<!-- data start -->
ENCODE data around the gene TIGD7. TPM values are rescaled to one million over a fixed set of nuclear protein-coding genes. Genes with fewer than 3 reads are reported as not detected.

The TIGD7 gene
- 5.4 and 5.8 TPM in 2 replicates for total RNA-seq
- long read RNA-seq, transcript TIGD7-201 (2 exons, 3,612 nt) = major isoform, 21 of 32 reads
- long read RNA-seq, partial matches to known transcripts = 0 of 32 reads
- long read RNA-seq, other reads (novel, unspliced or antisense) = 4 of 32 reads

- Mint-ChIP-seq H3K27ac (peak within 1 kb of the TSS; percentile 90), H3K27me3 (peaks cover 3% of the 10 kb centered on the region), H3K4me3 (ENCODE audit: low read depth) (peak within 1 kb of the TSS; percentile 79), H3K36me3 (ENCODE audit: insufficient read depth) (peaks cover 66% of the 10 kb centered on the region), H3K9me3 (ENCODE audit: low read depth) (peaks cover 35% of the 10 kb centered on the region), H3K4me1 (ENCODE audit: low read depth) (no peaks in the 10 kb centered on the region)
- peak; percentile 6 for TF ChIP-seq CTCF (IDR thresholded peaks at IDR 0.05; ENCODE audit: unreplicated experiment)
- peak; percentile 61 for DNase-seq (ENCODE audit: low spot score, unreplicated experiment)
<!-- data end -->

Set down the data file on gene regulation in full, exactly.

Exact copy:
ENCODE data around the gene TIGD7. TPM values are rescaled to one million over a fixed set of nuclear protein-coding genes. Genes with fewer than 3 reads are reported as not detected.

The TIGD7 gene
- 5.4 and 5.8 TPM in 2 replicates for total RNA-seq
- long read RNA-seq, transcript TIGD7-201 (2 exons, 3,612 nt) = major isoform, 21 of 32 reads
- long read RNA-seq, partial matches to known transcripts = 0 of 32 reads
- long read RNA-seq, other reads (novel, unspliced or antisense) = 4 of 32 reads

- Mint-ChIP-seq H3K27ac (peak within 1 kb of the TSS; percentile 90), H3K27me3 (peaks cover 3% of the 10 kb centered on the region), H3K4me3 (ENCODE audit: low read depth) (peak within 1 kb of the TSS; percentile 79), H3K36me3 (ENCODE audit: insufficient read depth) (peaks cover 66% of the 10 kb centered on the region), H3K9me3 (ENCODE audit: low read depth) (peaks cover 35% of the 10 kb centered on the region), H3K4me1 (ENCODE audit: low read depth) (no peaks in the 10 kb centered on the region)
- peak; percentile 6 for TF ChIP-seq CTCF (IDR thresholded peaks at IDR 0.05; ENCODE audit: unreplicated experiment)
- peak; percentile 61 for DNase-seq (ENCODE audit: low spot score, unreplicated experiment)